HPV is transmitted by :
- sexual contact (vaginal, anal and oral)
- by skin contact (rubbing, sexual fondling)
Transmission of HPV is possible even without an apparent wart or any symptoms.
HPVs are spread through direct contact with the infected area. Thirty types of HPV can be transmitted during sexual intercourse (of which there are 200). These can be caught from any intimate contact with an infected area.
- One or more warts (condyloma) on the anus, perineum, vulva, penis.
- Irritation, itching
Condylomata have an incubation period that varies from person to person, Symptoms appear between 3 weeks and several years after infection. These condylomas are usually visible to the naked eye.
Some types of HPV can cause precancerous lesions, which in turn can develop into cancer of the cervix, anus, vulva, penis or throat. Cervical cancer is the most common of these cancers.
These precancerous lesions are not not visible to the naked eyeTherefore, a cervical smear should be taken. Depending on the practice, for the throat, anus and penis, a specialist may perform a visual examination.
Consequences if undetected and untreated
- Condyloma proliferation
- If precancerous lesions develop, they can lead to cancer of the cervix, vulva, anus, penis or throat. There is a risk of infertility and even death.
Cervical cancer is one of the most common cancers caused by HPV. Early detection and treatment of precancerous cells helps prevent cervical cancer. In 2018, more than 200 people died of cervical cancer in Belgium.
Other HPVs cause common warts, for example on the hands and feet.
At present, HPV screening is generally only carried out on the cervix via a smear test (reimbursed every 3 years from the age of 25).
For those who practice anal sex, a preventive proctological examination with a smear test may be recommended.
Screening of the penis, vulva, mouth and throat is not recommended on a routine basis. Keep an eye on your body and in case of suspicious lesions, it is advisable to consult a doctor.
The diagnosis of condyloma is made by a medical examination by a general practitioner, gynaecologist, dermatologist or proctologist. The doctor inspects the patient's anogenital area and may apply a liquid to make the infected area react.
Screening for precancerous lesions is carried out by a cervical smear by a gynaecologist.
Screening for precancerous lesions in areas other than the cervix is not yet sufficiently advanced to be performed.
Condylomata can be treated with ointments applied locally ointments to be applied locally or by removing the warts using liquid nitrogen, acid, laser or electric scalpel treatments. Very often, warts reappear even after local treatment.
For cervical cancer
A positive HPV test after a cervical smear does not mean that you will necessarily develop cancer! The virus disappears in most cases through natural immunity This is why the gynaecologist will not treat you directly.
If the virus progresses over the months and is not eliminated naturally, the gynaecologist will propose a local laser treatment on the areas of the cervix affected by the virus.
If the virus has spread widely, the gynaecologist will then perform surgery: conization. This involves removing a cone-shaped portion of the cervix. This surgery can lead to complications during pregnancy, miscarriages, etc.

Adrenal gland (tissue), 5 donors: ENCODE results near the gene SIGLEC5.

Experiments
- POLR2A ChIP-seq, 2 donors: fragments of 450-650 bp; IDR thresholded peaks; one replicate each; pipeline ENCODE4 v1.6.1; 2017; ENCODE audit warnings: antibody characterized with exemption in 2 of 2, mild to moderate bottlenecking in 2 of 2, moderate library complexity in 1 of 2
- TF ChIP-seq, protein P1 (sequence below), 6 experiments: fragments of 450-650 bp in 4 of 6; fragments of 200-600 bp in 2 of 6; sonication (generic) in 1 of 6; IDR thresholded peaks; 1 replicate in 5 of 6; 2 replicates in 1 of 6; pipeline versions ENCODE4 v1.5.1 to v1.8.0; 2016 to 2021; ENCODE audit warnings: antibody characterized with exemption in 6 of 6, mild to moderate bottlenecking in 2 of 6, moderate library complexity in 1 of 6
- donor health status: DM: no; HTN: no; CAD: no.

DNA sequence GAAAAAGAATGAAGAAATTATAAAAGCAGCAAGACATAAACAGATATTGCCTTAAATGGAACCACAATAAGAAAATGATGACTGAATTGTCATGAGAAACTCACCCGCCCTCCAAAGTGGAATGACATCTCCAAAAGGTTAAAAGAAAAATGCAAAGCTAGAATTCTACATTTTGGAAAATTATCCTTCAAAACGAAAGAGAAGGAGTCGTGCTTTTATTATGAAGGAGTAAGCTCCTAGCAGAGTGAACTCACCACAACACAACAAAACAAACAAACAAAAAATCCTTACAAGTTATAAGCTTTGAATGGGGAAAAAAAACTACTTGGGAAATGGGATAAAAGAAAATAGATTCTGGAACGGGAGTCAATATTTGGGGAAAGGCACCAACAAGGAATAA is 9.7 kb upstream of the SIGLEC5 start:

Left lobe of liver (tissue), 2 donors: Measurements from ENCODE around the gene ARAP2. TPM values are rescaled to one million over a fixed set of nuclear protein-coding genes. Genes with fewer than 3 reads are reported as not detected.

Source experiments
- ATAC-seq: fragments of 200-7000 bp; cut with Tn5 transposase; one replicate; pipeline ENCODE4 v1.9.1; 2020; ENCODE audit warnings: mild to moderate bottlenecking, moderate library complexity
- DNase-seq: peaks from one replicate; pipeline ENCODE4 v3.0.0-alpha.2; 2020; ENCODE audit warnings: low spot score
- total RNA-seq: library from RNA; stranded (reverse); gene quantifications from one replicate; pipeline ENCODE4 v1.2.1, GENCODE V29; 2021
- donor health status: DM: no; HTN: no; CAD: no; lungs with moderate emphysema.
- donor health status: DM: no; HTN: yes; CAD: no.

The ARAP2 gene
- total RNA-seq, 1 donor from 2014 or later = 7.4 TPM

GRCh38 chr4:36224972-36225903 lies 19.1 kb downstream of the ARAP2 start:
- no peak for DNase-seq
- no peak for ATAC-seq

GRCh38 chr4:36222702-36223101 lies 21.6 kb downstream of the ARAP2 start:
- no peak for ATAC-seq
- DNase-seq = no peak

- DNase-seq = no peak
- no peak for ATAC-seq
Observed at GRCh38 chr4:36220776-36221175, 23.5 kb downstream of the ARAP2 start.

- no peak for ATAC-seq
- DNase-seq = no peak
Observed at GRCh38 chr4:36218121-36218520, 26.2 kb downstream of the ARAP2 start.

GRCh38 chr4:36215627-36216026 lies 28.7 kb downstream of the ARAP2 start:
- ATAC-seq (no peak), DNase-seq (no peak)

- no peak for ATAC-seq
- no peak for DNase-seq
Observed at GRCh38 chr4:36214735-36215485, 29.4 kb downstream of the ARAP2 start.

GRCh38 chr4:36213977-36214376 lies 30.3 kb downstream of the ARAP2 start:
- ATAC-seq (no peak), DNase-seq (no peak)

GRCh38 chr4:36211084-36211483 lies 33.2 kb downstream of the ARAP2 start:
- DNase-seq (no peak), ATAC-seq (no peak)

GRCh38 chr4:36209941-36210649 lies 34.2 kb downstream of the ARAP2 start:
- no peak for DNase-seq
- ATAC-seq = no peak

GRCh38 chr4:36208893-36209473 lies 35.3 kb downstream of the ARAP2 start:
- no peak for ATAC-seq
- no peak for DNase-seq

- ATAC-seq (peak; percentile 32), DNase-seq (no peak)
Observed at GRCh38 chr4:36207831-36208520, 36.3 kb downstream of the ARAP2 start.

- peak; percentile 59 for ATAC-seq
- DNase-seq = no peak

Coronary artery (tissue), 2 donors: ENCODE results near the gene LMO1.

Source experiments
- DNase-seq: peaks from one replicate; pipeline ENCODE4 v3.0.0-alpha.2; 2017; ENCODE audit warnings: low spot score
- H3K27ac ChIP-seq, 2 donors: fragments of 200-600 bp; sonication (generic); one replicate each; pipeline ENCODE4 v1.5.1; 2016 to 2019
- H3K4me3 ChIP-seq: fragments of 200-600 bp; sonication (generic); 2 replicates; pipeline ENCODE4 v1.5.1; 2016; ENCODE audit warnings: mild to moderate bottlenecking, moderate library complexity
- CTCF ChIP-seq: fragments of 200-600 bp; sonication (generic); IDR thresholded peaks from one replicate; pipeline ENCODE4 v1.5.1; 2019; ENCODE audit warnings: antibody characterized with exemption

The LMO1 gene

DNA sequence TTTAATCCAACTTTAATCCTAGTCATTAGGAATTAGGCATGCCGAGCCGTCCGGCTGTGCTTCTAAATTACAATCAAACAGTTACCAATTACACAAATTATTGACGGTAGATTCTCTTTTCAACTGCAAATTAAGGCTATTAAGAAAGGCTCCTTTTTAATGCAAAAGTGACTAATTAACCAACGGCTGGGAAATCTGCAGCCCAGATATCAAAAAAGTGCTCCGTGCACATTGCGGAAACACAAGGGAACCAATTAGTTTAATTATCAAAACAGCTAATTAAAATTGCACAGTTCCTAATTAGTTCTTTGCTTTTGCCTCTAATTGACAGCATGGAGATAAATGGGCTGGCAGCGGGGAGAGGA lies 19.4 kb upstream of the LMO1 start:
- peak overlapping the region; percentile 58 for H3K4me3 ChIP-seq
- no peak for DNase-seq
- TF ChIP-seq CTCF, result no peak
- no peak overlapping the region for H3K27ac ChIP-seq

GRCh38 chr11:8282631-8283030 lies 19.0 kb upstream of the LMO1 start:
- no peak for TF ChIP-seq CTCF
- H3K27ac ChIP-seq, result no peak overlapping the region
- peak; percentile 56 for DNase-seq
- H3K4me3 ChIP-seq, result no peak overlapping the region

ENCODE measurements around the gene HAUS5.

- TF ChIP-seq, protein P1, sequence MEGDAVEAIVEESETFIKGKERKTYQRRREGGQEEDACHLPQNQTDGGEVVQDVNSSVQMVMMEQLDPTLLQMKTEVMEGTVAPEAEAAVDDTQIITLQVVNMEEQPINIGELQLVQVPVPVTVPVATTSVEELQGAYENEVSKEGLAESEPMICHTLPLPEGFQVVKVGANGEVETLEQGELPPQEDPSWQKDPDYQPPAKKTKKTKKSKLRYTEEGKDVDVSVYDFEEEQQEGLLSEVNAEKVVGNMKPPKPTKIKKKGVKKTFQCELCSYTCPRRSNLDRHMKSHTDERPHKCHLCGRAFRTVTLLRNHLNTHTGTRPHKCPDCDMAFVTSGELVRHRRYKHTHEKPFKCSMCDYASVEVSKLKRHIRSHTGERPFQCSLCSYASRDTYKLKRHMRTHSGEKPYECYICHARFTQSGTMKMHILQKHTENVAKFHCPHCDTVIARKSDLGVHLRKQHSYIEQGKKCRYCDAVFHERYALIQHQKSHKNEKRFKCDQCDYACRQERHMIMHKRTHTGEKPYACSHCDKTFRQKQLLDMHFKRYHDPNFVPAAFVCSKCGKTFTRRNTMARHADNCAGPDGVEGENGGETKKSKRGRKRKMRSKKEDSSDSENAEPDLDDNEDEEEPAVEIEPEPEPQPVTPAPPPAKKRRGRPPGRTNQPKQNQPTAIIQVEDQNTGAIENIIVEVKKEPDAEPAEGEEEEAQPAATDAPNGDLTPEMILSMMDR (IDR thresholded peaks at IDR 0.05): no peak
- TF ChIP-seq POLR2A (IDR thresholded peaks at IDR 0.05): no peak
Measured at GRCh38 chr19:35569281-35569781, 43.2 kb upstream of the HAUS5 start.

It is important to detect these lesions early so that they do not develop into cervical cancer. If cancer is present, the surgeon removes part or all of the uterus (called a hysterectomy). This surgery causes the person to become infertile.
The only safe way to avoid HPV would be to never have sex... Even if a person has only one partner, that person could be infected without knowing it because there are often no symptoms. The best strategy is vaccination, if possible before becoming sexually active, in combination with periodic testing.
In 2020, there are three different vaccines vaccines that protect against against certain types of HPV that cause cancer and condyloma: some protect against more types of HPV than others.
However, these vaccines do not protect against all types of HPV, so it is important to examine yourself with the naked eye and visit a gynaecologist or doctor to have a cervical smear.
The best thing to do is to get the vaccine that protects against 9 strains of HPV, it will be much more effective.
The vaccine contains particles that are identical to most types of virus. But these particles are not active and therefore cannot cause an infection. Once the vaccine is injected, the person's immune system reacts by building up antibodies against these particles. The body then builds a defence system that will fight the real virus in the event of transmission.
Ø Protects against 4 types of HPV (6,11,16,18)
Ø Protects against genital warts
Ø Protects against 2 types of HPV (16,18)
Gardasil 9 (2014)
Ø Protects against 9 types of HPV (6, 11, 16, 18, 31, 33, 45, 52, 58)
Ø Protects against genital warts
- Types 16, 18: 71% of cancer cases
- Types 6, 11: 90% of genital warts
Even if they offer only partial protection, condoms (external or internal) condoms (external or internal), the latex square or the nitrile glove can protect against HPV. As a reminder, the internal condom (formerly called the "female" condom) covers a larger area of the vulva or anal region, which limits the transmission of HPV.
It is recommended to have a cervical smear (reimbursed) every 3 years or in case of lesions.
In case of regular practice of anal sex, an examination by a proctologist may be recommended every 2 years in certain cases.